In fact, the album was supposed to come out last year, and the physical release was supposed to drop simultaneously alongside the streaming in June. “I guess we started making the album the year before last — it was meant to be out last year, but delays… typical us,” Hólm says. “Last year’s tour was meant to be the tour for this record. We wanted to release everything at the same time — we wanted to be old school, big release with CD, vinyl, everything online… But we’d had enough of delayed gratification and just wanted to get the record out there.”
The album was streaming in time for this leg of the tour, where the three members of the band stand among a 41-piece orchestra — “a sound bath of our own making” as Birgisson puts it — where every lush orchestral whim the band have ever tended towards is fully indulged. The orchestra changes with every venue. “It takes a lot of time for our conductor to whip them into shape early on in the day,” says Birgisson. “Three hours’ rehearsal then two hours with us — that’s why he earns the big bucks!”
With the absence of any real percussion section in the band, however, I ask if there was ever any temptation to bring in a session drummer or to find an outright replacement for Dýrason. “Percussion is something we had to discuss right at the beginning,” says Hólm. “We didn’t find the answers immediately; we did experiment a lot. Some of the songs wanted to have beats on them, but we ended up taking a lot of it back, and one of the reasons is that we thought, ‘There is no drummer in the band, so we should embrace that and let the music flow a bit more freely.’”
It turns out that the lack of a drummer shaped the sound for ÁTTA, just as the absence of Sveinsson had shaped their most recent albums, with their lean towards a harsher, more mechanical sound. It was the return of Sveinsson which afforded the new record a lightness and sense of melody. “When Kjartan quit, we changed tactics on how to write songs and did it differently and maybe used more drums than ever. Then when Orri quit, there were no drums, no percussion. I think for this album, we focused on the melodies. It’s great to have Kjartan back — he’s just a melody maker and a kind of genius,” enthuses Birgisson.
With their ghostly, minimalist lyrics, the group have always encouraged their fans to apply their own meaning, feelings and experiences to the music, but this also seems to extend to the band. Whereas Birgisson sees the album as “sparse, spiritual, pure, and kind of beautiful”, Hólm has attached an entirely different description to ÁTTA because of his own recent struggles.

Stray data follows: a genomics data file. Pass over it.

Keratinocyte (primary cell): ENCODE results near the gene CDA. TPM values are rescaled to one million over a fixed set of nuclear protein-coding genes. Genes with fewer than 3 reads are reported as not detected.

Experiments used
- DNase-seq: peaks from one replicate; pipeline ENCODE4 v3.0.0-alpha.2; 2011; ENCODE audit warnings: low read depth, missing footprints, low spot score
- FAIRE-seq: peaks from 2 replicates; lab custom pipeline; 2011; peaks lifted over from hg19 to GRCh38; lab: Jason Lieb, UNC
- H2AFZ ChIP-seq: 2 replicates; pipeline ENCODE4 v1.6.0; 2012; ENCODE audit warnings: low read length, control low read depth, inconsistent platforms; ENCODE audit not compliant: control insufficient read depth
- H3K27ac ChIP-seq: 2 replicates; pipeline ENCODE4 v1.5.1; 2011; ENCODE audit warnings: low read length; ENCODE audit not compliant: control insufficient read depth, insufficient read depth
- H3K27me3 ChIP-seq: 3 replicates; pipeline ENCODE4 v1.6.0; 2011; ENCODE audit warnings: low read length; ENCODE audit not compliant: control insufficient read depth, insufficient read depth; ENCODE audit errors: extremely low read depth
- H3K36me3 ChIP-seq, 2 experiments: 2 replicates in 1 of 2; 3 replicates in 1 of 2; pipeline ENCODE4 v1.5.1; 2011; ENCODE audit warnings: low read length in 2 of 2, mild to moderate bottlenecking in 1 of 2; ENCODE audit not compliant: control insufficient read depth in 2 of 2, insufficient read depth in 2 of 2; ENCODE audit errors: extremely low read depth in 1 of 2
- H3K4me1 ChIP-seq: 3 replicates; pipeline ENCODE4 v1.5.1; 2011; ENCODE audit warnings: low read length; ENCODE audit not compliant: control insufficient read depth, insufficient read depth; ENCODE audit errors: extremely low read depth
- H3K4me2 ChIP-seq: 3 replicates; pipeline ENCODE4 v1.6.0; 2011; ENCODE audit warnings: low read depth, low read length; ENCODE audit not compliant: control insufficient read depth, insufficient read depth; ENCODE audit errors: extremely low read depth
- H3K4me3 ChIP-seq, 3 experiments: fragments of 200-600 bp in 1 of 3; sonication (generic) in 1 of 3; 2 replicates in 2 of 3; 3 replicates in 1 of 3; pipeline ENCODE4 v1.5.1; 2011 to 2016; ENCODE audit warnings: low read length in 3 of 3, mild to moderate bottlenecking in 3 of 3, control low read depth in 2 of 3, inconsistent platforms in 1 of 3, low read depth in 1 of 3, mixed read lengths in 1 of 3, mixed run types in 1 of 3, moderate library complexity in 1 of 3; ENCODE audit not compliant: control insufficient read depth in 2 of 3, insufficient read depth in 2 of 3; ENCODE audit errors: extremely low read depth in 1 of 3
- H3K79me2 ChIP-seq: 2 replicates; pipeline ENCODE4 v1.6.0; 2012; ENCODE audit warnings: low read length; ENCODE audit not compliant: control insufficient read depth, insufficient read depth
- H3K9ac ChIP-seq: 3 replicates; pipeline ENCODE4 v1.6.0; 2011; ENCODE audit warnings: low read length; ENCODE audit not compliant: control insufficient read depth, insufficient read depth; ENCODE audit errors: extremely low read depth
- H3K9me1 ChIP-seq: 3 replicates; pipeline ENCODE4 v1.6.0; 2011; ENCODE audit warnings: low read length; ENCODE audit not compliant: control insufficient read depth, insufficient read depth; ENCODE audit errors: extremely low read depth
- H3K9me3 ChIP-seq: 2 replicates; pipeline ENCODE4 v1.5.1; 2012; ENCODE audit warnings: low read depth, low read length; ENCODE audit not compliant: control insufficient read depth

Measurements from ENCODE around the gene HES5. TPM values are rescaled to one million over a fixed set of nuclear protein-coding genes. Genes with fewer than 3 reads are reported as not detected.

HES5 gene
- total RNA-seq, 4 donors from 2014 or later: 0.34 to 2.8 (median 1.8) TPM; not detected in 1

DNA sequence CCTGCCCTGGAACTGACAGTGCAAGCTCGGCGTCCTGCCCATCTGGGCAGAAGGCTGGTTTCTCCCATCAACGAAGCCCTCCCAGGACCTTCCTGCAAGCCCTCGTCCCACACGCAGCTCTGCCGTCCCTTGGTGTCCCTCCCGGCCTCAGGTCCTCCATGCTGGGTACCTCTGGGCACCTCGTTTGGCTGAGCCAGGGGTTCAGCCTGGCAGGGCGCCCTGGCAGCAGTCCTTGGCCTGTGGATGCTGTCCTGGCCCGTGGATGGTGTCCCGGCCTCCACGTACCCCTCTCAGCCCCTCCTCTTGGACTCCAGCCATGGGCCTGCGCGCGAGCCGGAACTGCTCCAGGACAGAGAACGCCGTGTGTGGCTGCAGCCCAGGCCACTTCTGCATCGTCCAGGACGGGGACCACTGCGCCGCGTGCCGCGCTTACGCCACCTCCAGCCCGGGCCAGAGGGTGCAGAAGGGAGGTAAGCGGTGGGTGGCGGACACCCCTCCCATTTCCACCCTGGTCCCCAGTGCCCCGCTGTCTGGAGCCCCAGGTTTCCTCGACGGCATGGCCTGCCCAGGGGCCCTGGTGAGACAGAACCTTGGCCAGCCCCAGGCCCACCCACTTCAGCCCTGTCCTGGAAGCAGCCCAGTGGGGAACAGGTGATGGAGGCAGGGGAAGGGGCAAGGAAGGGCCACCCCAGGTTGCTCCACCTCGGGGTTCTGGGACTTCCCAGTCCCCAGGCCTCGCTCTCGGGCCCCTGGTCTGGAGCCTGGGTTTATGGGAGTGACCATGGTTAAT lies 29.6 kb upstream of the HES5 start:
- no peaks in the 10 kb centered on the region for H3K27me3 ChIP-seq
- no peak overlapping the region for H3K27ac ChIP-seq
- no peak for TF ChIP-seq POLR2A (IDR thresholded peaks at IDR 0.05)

“I think this record looks within. I know it has this big sound, but for me it has this introspective feel to it — there’s no hiding, it’s a kind of ‘I have found myself, here I am,’” he says. “Maybe it’s because at the same time we were working on this record, I was going through lots of things. I stopped drinking; I came to realise I’d become an alcoholic and I had to completely change myself, and had to dig deep within myself, and maybe that’s why this record is like that for me in my heart.”
There are several opportunities to apply personal interpretation to this album. Not least of these is the striking artwork, a 1983 image by Icelandic artist Rúrí, depicting a burning rainbow flag. “Before we decided on this photo, we were thinking of some kind of climate disaster imagery,” says Birgisson. “Then we stumbled on Rúrí, and it’s an extremely powerful image — you can interpret that in so many ways. We probably would have been cancelled for it if it weren’t for the fact that I’m gay!”
But that is not where the opportunity for interpretation stops. The band invited 10 filmmakers to come to their own visual conclusions, without rules or boundaries, with the result that every track on this album is accompanied by a mini movie. “We did it for Valtari in 2012, and it was really fun to hand over the songs, and have people just do whatever they want. We got so much interesting feedback from that, so we just wanted to do it again and see if it worked — it’s important to see their take on the music,” says Birgisson.
Hólm agrees, “It’s always a thing in the band — people should just experience it themselves. It’s really interesting to see what meaning people put into it, and sometimes you wonder how their mind works: ‘How did you come up with that?!’”
Stepping into the unknown and embracing uncertainty seems to have become part of Sigur Rós’ DNA. The increasingly nebulous and irregular nature of their work, combined with the shape and scale of the band contracting and expanding, make their shows one of the most intimate and personal live experiences around. Not forgetting that they’re also a multi-million-selling act.
There is a consistent uncertainty in the future of the band too. “Every album is going to be the last album,” says Birgisson. “We were going to call this album Bless, which is Icelandic for ‘goodbye’. It’s kind of a cool word, ‘Bless to the world and bless to us and bless to everything.’ [It’s] really dramatic, but you never know what’s going to happen, and it’s good not to think about it maybe.”
Hólm is more optimistic, however. “This record rejuvenated us and our enthusiasm for the band and making music, and we’re already talking about making new music — no promises, though!”
Contrary to the last, and dancing between light and darkness, it seems as if Sigur Rós are not quite done with putting their unique, ethereal spin on melancholy and turmoil. In troubled times, it feels as if their lightness of touch is very much needed in order to break up the gathering clouds and to disperse negative energy… just don’t ask Birgisson about Icelandic hotdogs.